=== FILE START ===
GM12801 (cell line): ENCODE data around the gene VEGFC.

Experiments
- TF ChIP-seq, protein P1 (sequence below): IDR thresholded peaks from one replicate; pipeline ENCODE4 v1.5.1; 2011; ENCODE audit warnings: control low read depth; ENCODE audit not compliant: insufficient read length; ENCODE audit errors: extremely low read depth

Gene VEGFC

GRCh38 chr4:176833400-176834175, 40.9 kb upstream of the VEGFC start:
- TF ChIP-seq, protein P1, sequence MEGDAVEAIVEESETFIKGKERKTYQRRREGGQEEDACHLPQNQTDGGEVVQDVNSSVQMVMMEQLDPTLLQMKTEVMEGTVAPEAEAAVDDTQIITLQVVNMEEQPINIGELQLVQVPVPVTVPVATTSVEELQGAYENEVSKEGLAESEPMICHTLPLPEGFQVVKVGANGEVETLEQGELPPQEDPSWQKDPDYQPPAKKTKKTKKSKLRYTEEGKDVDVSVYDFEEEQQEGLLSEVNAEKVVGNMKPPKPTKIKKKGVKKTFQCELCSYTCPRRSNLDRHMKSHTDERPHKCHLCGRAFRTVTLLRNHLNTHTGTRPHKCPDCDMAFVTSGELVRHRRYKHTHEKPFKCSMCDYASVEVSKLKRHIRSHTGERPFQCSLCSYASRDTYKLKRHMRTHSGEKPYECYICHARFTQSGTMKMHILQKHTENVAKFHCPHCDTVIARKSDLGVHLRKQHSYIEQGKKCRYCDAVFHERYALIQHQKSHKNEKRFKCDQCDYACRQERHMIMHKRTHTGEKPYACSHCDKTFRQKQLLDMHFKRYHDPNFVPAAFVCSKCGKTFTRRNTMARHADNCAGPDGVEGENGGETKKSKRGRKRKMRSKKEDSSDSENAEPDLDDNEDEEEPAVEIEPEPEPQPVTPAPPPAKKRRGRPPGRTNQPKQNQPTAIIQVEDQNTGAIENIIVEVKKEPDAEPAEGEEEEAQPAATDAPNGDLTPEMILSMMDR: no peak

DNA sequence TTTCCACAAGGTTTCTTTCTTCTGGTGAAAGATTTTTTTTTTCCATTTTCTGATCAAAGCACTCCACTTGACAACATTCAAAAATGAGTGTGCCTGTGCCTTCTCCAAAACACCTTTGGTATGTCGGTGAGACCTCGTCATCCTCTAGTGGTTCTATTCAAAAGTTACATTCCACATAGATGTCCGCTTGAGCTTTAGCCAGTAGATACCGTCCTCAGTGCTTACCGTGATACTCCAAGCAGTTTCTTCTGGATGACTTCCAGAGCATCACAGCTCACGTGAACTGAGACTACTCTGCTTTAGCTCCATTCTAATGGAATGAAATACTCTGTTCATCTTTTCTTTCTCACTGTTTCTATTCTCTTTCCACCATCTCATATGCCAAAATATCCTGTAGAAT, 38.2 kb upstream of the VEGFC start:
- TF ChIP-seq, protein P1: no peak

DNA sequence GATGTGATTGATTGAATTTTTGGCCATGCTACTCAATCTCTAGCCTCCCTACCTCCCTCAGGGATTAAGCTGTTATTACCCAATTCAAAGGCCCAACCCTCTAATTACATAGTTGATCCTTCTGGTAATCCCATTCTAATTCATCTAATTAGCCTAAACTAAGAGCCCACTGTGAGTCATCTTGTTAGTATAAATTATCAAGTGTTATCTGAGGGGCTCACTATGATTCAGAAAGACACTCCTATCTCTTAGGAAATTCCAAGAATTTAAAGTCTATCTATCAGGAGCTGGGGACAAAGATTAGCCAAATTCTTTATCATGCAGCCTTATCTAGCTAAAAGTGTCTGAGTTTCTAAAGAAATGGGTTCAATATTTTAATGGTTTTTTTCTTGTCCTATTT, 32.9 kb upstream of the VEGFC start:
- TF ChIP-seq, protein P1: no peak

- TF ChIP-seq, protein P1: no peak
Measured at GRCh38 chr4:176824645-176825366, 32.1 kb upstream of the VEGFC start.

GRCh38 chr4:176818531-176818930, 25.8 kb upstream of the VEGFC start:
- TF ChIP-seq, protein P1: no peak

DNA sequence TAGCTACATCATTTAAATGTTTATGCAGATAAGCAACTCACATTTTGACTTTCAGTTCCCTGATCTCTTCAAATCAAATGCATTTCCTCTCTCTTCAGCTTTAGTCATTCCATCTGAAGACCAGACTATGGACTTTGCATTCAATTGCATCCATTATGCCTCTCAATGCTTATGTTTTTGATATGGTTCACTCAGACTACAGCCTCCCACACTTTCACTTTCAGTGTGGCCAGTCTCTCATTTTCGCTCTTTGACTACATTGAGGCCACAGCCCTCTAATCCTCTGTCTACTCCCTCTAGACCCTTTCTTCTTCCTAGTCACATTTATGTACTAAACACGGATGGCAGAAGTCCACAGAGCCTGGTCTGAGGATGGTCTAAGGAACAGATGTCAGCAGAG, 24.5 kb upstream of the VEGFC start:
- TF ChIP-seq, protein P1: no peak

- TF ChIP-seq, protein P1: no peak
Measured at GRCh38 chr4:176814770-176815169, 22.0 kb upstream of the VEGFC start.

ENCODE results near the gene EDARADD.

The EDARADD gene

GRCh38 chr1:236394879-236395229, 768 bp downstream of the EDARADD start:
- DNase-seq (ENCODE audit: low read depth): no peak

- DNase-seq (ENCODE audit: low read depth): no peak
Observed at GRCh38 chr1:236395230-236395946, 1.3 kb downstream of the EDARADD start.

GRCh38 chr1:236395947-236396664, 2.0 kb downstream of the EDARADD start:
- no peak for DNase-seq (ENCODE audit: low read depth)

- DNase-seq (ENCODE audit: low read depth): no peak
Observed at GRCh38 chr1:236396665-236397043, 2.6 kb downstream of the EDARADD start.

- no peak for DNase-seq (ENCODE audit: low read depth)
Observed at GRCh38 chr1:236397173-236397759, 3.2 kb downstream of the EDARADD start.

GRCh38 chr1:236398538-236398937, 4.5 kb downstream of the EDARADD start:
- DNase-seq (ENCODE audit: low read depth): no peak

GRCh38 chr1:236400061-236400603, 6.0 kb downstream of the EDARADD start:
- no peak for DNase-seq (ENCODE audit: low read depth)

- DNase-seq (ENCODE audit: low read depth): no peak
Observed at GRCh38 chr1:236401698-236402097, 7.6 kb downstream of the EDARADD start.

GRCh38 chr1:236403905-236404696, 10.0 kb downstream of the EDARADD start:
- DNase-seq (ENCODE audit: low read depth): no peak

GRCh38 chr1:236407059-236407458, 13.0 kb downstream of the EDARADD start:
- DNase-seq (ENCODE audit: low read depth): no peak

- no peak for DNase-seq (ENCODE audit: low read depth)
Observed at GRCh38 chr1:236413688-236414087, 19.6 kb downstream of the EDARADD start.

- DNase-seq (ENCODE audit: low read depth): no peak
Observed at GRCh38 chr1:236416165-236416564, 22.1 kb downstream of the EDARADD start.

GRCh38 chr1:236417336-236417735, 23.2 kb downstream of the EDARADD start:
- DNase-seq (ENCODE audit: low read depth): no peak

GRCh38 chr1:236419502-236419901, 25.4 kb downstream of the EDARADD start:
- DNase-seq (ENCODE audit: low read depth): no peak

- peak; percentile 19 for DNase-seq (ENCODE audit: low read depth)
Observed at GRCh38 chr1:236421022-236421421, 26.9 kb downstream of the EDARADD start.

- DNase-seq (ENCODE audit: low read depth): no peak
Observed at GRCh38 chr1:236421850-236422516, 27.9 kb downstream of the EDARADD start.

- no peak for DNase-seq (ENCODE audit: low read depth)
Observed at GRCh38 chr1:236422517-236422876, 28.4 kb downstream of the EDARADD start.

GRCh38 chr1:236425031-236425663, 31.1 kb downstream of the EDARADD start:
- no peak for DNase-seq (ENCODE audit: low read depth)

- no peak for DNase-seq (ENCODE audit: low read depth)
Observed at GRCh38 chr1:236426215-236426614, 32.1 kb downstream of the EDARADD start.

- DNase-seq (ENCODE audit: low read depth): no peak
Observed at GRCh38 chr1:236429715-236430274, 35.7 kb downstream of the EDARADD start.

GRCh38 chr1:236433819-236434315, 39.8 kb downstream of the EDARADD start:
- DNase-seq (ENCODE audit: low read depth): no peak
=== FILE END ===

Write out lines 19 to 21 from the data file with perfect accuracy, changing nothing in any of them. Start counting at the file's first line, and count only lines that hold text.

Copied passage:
ENCODE results near the gene EDARADD.

The EDARADD gene

GRCh38 chr1:236394879-236395229, 768 bp downstream of the EDARADD start: